Stafford’s writing practice, continued for fifty years, was always rooted in his nonviolence, his noncooperation with dominant moral and political traditions. Stafford’s CO service and his writing evince an ongoing process of self-reflection. In pacifism, Stafford lived out a commitment to internal transformation, learning about himself so that he could better engage ethically in the world. At first glance, Stafford’s solitary pre-dawn practice seems at odds with a robust worldly engagement. But to bracket the world was, paradoxically, a way for him to grasp his place in it. “I felt my morning writings as maintenance work or repair work on my integrity,” he once explained.

Stafford cultivated an equanimity to enable understanding and justice work: “I’m trying to locate . . . that condition of a being who is not distorted from the receptive, accurate encounter with experience.” In “Facing Up to the Job,” he employed a metaphor for what he wanted for himself and his students: “an individual’s intellect and emotions should be like a good seismograph: sensitive enough to register what happens but strong enough not to be wrecked by the first little things that happen . . . So I just try to get into the readiness and be receptive, not stampeded, not overly trustful.”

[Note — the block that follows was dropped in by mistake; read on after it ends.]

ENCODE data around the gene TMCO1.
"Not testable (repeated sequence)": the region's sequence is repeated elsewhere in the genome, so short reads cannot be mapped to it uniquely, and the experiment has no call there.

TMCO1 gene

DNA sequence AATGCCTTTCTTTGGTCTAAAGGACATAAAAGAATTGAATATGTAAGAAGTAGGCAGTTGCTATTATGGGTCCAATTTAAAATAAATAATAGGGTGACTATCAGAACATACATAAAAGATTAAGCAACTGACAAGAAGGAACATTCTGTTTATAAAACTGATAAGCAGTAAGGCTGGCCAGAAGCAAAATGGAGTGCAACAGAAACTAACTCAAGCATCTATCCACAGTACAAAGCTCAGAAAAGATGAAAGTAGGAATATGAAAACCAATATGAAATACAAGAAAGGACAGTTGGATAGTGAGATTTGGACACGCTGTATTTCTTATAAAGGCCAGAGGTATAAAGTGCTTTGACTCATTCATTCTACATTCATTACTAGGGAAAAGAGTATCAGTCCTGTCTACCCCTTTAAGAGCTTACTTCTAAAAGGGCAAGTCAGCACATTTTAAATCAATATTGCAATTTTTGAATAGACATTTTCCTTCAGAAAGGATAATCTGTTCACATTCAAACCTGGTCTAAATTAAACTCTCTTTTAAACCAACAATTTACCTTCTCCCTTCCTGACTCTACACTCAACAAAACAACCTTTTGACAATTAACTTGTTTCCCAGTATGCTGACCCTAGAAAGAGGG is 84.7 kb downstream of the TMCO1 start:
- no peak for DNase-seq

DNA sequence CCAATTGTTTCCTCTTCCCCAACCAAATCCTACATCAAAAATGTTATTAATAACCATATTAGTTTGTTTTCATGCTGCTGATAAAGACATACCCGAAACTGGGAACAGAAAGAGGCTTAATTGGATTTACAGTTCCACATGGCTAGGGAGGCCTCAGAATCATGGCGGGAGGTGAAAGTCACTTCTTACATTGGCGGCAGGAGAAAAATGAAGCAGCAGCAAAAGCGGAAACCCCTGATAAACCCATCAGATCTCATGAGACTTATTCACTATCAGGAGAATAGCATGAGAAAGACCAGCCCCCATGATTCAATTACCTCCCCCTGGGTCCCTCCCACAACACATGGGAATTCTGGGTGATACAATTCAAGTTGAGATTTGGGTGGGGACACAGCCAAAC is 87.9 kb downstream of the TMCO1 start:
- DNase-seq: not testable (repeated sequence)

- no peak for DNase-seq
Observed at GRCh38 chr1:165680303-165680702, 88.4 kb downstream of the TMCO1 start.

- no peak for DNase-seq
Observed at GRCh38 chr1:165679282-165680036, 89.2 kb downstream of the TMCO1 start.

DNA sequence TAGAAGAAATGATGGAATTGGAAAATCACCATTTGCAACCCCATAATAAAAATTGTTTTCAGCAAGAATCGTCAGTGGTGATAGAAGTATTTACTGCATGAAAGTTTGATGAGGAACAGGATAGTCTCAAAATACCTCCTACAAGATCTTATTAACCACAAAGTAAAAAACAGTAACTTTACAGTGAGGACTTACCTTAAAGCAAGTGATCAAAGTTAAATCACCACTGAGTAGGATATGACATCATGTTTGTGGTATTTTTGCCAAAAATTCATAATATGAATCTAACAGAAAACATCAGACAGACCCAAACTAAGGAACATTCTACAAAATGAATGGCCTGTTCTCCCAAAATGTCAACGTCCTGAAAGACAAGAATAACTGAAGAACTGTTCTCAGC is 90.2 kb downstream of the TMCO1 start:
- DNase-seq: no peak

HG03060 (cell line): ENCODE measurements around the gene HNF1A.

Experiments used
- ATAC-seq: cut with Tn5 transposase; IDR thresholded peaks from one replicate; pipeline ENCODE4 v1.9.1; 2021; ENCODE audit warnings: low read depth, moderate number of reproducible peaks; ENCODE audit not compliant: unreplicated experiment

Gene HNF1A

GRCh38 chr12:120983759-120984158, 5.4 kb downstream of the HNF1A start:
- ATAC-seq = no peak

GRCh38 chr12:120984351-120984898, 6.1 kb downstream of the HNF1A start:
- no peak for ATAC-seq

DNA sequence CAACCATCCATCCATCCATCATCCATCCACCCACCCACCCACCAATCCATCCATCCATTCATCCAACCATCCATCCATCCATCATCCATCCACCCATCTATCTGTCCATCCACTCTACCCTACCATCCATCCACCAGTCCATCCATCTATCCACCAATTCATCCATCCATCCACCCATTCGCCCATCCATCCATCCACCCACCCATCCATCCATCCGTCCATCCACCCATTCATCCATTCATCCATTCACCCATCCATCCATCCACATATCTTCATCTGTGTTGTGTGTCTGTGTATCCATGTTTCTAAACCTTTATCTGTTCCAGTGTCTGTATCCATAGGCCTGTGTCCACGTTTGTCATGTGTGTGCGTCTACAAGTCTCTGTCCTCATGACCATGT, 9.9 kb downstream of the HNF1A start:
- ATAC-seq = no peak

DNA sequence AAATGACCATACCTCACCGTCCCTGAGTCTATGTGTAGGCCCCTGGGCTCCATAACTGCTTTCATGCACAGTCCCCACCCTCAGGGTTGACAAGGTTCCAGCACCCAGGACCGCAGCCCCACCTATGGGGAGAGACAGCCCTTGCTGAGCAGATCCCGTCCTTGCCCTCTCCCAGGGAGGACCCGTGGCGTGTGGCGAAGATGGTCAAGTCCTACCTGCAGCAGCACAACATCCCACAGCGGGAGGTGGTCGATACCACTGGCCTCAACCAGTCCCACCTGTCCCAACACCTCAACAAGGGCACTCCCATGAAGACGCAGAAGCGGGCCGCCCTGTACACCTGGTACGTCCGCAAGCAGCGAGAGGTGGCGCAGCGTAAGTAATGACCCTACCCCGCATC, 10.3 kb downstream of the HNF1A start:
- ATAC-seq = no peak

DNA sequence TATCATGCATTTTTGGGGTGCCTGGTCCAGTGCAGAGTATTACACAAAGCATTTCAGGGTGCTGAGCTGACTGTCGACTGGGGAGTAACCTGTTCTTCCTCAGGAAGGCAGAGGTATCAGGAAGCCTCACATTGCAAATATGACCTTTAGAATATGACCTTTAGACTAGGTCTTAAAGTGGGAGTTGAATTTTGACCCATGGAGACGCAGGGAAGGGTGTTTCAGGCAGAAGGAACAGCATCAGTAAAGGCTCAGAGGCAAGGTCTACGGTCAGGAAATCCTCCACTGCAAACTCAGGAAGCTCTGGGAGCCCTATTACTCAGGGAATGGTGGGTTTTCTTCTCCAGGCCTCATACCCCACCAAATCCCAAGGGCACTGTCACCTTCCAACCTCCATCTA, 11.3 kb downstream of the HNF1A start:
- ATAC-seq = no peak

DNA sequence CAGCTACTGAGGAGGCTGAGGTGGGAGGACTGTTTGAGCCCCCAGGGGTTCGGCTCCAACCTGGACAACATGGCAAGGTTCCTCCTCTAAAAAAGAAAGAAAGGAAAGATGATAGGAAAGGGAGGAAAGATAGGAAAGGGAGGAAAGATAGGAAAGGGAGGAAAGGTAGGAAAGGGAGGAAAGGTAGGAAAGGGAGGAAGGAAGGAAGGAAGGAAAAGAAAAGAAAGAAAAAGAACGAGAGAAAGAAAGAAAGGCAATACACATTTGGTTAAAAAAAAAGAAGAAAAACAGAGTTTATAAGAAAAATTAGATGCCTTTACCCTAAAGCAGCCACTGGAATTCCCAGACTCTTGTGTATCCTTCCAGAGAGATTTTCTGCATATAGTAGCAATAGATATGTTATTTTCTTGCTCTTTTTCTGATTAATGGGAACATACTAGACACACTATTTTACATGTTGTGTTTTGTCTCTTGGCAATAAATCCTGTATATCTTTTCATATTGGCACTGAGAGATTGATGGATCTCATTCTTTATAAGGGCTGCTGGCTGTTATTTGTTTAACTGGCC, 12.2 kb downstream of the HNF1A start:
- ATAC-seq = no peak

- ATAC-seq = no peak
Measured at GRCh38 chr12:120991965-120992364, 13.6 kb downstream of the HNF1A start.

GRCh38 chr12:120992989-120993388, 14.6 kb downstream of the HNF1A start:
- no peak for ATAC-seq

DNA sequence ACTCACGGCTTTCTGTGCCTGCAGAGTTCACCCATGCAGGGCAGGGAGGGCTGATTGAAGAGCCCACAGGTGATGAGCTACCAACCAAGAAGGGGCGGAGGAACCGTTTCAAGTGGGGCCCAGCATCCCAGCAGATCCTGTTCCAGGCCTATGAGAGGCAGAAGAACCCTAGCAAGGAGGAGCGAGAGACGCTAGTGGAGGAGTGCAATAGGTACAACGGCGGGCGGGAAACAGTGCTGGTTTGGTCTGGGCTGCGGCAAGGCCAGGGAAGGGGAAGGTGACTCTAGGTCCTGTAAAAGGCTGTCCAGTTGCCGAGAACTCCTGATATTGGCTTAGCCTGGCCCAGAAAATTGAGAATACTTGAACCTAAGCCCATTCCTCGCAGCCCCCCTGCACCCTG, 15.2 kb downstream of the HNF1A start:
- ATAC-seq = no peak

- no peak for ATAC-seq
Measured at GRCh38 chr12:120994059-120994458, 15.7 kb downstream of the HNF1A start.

Stafford was not alone, of course, in recognizing the significance of listening for our shared moral and political life. For Ella Baker, listening was a democratic norm. Baker was among the greatest democratic practitioners of the last century. Listening is a theme in Barbara Ransby’s exemplary biography of Baker. From her earliest organizing in the 1930s, everywhere Baker went, she listened. In casual conversations, Baker, “a careful reflective listener [could] ascertain what those people, if organized, might be prepared to do politically.” Later, as an advisor to young activists in the Student Nonviolent Coordinating Committee (SNCC), Baker insisted SNCC organizers sit on porches for hours, spending weeks in a Mississippi Delta town so they might begin to understand people and the shapes of their lives—all this before official organizing work could begin.